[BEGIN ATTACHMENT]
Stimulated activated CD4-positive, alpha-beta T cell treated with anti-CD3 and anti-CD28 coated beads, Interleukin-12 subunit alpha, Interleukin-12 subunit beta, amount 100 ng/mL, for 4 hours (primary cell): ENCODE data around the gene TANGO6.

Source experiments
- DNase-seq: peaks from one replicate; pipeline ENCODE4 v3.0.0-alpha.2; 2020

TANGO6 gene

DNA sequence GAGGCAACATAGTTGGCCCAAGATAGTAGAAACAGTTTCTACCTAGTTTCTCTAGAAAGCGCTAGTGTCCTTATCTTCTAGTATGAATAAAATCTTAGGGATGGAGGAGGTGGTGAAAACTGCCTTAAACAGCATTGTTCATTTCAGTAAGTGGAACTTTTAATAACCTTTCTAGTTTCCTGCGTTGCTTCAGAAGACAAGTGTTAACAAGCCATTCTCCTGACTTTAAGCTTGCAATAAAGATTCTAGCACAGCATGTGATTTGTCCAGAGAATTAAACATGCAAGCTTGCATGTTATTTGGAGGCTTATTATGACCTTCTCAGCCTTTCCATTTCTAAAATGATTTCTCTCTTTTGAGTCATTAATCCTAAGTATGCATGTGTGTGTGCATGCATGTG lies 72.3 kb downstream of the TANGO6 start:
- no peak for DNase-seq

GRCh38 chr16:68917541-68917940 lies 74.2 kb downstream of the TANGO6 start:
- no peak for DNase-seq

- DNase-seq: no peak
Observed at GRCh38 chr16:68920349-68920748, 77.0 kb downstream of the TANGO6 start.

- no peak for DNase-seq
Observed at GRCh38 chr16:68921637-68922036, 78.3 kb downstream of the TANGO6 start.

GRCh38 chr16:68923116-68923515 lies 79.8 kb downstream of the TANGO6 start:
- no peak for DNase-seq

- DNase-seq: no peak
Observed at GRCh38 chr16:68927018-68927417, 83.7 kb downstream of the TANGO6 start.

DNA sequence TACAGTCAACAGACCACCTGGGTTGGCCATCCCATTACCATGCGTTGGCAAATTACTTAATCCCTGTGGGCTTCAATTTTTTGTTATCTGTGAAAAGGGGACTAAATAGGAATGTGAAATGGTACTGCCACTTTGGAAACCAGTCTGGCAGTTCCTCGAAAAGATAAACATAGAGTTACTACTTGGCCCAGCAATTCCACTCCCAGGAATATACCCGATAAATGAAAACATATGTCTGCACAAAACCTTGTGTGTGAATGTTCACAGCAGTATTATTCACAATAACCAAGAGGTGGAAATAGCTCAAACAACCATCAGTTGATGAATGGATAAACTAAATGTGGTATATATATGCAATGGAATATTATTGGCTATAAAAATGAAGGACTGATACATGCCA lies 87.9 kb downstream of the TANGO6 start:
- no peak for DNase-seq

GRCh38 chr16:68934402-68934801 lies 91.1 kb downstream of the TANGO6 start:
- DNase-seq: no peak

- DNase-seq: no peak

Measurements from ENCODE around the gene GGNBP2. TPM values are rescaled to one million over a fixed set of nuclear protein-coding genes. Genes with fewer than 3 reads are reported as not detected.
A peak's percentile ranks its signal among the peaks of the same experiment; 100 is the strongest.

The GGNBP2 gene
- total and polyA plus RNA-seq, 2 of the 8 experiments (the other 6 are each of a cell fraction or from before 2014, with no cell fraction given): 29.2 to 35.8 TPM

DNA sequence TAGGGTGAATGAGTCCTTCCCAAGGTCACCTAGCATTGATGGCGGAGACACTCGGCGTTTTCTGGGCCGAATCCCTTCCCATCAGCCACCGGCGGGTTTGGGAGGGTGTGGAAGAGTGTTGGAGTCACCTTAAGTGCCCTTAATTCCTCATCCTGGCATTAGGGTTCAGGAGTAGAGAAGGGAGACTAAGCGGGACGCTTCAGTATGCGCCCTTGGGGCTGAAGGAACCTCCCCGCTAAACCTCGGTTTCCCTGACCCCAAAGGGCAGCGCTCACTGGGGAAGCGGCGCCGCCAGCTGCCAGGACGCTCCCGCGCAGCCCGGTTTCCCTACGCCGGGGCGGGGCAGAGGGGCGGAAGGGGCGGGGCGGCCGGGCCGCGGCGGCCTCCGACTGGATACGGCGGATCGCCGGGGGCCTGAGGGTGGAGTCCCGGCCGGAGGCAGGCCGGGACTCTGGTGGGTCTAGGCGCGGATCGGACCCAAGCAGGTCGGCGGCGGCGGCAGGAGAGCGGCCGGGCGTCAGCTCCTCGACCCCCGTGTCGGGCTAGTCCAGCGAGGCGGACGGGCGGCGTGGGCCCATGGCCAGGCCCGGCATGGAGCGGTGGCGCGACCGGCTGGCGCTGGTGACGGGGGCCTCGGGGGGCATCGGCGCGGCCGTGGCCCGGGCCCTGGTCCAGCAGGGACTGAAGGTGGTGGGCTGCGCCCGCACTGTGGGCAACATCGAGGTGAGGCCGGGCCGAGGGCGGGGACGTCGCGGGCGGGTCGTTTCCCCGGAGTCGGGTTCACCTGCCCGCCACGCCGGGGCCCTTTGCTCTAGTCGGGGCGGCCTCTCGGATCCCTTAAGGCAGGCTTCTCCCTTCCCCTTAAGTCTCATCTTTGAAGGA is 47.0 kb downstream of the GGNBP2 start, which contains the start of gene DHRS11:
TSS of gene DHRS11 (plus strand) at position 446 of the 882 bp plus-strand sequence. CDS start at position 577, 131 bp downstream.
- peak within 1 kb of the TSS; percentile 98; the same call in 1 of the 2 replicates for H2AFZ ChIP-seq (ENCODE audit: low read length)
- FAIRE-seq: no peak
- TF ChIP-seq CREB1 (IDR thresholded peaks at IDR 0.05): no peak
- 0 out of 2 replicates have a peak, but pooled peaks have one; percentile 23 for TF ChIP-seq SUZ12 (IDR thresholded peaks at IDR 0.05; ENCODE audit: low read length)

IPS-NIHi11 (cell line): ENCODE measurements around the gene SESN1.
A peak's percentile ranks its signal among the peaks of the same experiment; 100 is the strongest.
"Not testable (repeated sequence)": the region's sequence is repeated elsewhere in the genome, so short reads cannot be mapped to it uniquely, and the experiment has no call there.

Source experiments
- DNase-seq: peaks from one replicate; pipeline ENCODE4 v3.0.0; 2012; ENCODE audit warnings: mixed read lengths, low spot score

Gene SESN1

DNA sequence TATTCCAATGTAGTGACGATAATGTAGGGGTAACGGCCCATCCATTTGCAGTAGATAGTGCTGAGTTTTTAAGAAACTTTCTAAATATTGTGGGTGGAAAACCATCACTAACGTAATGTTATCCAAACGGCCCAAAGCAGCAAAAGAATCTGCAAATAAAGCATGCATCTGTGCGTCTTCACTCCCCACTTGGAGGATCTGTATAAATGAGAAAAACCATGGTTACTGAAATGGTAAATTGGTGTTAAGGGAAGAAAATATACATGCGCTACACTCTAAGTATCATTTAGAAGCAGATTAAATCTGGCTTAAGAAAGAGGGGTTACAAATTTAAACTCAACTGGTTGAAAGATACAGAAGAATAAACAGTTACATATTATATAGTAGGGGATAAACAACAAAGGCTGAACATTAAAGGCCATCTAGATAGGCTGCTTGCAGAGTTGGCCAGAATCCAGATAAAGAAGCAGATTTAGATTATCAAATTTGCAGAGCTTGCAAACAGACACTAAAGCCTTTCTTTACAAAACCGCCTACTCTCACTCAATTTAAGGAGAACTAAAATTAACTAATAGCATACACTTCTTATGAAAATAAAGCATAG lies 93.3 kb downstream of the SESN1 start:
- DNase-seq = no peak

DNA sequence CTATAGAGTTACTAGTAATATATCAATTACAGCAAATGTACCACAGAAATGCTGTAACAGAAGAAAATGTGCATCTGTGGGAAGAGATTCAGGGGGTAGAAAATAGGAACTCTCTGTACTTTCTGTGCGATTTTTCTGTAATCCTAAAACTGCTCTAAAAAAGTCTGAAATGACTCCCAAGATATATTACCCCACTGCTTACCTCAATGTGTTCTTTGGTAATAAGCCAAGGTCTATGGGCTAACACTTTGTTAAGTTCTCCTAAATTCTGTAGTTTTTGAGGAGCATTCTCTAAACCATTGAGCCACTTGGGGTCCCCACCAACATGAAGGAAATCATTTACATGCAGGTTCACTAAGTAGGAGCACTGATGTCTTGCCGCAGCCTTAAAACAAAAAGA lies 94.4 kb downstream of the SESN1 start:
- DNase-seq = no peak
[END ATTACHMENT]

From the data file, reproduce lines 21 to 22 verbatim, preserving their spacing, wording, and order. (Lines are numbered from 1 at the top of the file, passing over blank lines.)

- DNase-seq: no peak

Measurements from ENCODE around the gene GGNBP2. TPM values are rescaled to one million over a fixed set of nuclear protein-coding genes. Genes with fewer than 3 reads are reported as not detected.